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Math Help - derivative problem and MVT - need explanation

  1. #1
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    Smile derivative problem and MVT - need explanation

    hey everyone i had 2 questions

    firstly
    If y = sqrt(x^2 + 1) , then the derivative of y^2 with respect to x^2 is

    i'm not sure where to start and its a mc question so i tried to first take the derivative of x^2 and with respect to dy/dx but i don't think that is right

    secondly
    the mean value theorem states that f(x) has to be continuous at [a,b], a and b being the end points, and f(x) has to be differentiable at (a,b), again a and b being the end points. if this is true, are the end points included in the mean value theorem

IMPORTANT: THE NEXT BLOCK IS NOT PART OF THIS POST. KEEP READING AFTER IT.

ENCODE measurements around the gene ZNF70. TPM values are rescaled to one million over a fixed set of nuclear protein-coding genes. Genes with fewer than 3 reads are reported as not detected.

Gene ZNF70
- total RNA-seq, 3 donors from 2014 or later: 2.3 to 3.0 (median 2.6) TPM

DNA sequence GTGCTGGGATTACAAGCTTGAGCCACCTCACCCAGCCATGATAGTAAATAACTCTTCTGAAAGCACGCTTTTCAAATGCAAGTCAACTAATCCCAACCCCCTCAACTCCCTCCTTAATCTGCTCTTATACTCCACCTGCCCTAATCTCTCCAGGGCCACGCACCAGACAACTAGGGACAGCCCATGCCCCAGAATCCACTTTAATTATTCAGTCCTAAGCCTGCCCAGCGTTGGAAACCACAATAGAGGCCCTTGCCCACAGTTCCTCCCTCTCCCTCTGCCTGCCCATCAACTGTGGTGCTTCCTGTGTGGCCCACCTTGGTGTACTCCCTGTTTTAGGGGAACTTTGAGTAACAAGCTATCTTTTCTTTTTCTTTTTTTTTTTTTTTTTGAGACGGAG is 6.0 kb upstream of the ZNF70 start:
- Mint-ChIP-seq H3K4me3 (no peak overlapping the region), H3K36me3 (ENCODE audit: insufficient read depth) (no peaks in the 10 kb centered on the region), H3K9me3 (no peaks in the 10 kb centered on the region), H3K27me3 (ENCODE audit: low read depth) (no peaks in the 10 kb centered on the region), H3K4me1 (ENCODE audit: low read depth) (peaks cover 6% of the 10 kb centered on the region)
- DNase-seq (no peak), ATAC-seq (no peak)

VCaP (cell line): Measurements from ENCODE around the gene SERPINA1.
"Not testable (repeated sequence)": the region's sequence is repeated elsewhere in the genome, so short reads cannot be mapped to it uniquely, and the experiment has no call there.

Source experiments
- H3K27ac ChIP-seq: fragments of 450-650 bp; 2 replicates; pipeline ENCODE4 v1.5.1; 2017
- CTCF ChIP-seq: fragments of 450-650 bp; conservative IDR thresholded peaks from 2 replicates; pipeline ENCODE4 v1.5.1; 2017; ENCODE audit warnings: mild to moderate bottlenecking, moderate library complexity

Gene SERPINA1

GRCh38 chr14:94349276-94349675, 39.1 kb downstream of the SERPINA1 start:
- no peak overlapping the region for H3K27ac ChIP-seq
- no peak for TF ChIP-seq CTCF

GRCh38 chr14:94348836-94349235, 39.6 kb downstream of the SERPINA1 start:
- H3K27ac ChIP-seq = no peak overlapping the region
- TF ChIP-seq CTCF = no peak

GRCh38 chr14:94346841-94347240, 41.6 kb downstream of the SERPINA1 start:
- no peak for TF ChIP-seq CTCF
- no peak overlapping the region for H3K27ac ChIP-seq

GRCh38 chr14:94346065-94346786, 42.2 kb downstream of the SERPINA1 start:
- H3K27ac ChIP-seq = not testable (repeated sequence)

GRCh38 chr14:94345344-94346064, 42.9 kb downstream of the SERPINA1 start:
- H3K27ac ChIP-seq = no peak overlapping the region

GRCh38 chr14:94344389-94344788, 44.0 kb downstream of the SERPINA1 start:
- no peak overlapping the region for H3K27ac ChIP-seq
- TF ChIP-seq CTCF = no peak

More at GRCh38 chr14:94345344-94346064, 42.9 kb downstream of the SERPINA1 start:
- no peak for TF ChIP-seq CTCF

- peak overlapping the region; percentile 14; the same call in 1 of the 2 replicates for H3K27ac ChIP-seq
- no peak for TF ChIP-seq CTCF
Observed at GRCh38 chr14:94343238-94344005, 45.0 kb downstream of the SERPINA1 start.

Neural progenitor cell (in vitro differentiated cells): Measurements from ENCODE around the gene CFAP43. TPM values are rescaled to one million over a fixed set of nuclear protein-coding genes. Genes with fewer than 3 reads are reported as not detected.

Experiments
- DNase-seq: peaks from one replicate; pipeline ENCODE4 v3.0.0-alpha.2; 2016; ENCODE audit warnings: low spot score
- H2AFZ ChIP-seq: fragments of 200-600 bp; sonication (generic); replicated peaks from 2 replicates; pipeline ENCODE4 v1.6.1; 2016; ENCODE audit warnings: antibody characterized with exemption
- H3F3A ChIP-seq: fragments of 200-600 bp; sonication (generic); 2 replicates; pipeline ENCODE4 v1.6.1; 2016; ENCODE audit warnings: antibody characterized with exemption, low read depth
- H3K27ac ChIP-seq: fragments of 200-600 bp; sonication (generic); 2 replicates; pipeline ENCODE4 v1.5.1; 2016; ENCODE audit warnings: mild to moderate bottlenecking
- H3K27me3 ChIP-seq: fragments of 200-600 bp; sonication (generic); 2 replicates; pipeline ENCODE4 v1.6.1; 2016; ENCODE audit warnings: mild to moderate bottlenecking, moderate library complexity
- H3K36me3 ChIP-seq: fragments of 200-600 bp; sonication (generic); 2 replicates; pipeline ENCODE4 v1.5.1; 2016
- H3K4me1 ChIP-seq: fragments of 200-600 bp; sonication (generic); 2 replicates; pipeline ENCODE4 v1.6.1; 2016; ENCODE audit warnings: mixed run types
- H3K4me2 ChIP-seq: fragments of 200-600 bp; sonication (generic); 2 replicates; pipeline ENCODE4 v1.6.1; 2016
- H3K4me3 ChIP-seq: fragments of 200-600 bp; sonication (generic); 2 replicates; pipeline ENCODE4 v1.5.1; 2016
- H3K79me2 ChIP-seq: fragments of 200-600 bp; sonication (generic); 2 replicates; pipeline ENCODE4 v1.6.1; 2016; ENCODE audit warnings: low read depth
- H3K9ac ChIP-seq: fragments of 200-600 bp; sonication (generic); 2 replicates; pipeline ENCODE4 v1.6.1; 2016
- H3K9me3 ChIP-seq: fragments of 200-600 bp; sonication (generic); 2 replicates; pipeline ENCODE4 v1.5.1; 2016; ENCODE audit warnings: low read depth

thanks alot
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  2. #2
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    Re: derivative problem and MVT - need explanation

    Hello, ubhutto!

    \text{Given: }\:y \:= \sqrt{x^2 + 1}
    \text{Find the derivative of }y^2\text{ with respect to }x^2.

    Square both sides: . y^2 \:=\:x^2+1

    Let u = y^2,\;v = x^2

    Then we have: . u \:=\:v+1

    Hence: . \frac{du}{dv} \:=\:1

    Back-substitute: . \frac{d(y^2)}{d(x^2)} \:=\:1
    Thanks from ubhutto
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  3. #3
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    Re: derivative problem and MVT - need explanation

    With regards to your second question: yes they are included. The conditions ask for f to be continuous on [a,b]. This is does not mean f is continuous at a and b, (it does mean f should be defined at those points) so we must allow f to be non-differentiable at a and b, hence the open interval. For instance, the function:

    f(x) = \left\{  \begin{array}{l l} x^2 & \quad -1\leq x\leq 1\\0 & \quad \text{otherwise}\end{array} \right.

    is continuous on [-1,1] but discontinuous ( \to not differentiable) at -1 and 1. The conditions mean that we may apply the theorem on [-1,1] or any closed interval contained in [-1,1].
    Thanks from ubhutto
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